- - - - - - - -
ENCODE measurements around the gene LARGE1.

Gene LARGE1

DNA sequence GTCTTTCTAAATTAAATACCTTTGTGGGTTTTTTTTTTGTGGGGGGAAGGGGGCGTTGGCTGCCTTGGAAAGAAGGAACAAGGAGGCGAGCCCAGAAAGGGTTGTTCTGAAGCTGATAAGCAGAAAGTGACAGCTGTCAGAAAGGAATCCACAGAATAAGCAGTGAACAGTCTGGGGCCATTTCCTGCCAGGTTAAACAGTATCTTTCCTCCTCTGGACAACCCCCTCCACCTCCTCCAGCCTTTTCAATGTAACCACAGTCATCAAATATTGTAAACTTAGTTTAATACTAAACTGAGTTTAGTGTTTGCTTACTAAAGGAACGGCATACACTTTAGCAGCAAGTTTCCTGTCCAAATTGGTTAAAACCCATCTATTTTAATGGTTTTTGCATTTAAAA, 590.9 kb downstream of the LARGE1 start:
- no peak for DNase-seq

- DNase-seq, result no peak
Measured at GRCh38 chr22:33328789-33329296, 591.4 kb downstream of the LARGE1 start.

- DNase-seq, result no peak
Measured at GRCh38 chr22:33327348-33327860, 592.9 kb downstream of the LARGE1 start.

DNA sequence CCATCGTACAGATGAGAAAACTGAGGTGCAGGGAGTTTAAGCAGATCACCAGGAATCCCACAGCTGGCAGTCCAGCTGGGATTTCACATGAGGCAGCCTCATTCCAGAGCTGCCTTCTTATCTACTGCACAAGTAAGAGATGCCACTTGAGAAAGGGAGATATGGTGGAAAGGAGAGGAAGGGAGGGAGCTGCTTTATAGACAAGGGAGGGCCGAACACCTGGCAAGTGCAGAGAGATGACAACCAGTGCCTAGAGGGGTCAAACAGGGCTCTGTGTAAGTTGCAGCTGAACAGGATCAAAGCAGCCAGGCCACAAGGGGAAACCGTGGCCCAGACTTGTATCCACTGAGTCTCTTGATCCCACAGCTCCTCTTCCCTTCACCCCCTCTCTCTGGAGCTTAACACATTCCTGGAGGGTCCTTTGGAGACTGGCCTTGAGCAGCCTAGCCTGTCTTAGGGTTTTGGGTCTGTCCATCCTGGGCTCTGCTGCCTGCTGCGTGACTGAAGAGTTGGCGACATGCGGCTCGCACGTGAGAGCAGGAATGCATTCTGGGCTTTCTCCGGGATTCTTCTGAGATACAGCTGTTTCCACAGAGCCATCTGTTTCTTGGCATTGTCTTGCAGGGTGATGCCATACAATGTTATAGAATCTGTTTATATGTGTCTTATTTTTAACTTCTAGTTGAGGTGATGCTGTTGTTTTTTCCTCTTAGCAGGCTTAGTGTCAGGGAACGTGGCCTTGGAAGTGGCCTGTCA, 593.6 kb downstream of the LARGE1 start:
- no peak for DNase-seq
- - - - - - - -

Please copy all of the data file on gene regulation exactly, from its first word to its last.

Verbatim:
ENCODE measurements around the gene LARGE1.

Gene LARGE1

DNA sequence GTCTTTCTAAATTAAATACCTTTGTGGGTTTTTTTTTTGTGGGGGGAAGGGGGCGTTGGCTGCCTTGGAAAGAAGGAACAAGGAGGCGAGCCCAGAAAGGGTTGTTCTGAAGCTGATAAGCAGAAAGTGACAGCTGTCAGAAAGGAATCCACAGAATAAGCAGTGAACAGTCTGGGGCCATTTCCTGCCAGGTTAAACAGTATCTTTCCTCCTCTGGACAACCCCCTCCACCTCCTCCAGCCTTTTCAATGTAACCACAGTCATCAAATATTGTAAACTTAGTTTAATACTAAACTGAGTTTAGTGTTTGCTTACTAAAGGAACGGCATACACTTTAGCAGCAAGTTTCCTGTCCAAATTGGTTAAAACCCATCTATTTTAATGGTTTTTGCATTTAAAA, 590.9 kb downstream of the LARGE1 start:
- no peak for DNase-seq

- DNase-seq, result no peak
Measured at GRCh38 chr22:33328789-33329296, 591.4 kb downstream of the LARGE1 start.

- DNase-seq, result no peak
Measured at GRCh38 chr22:33327348-33327860, 592.9 kb downstream of the LARGE1 start.

DNA sequence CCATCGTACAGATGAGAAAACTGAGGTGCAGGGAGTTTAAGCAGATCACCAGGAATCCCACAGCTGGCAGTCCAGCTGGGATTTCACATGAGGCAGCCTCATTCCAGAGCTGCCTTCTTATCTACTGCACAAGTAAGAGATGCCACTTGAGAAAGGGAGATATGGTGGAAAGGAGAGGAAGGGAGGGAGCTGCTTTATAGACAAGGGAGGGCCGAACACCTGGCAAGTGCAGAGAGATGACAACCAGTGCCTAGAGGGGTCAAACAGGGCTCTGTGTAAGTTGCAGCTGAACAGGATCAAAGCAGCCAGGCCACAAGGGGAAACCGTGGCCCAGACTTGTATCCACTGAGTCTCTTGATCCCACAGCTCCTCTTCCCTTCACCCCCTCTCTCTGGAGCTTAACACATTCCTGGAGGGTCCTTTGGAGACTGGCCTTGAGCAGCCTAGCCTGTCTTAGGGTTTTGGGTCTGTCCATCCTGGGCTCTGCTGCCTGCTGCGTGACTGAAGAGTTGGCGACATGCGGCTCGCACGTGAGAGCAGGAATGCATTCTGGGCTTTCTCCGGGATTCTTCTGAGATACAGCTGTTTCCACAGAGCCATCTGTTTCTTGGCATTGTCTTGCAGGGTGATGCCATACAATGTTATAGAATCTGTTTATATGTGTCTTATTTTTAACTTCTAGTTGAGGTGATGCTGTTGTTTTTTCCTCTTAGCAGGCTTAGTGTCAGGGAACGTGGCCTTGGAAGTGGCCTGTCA, 593.6 kb downstream of the LARGE1 start:
- no peak for DNase-seq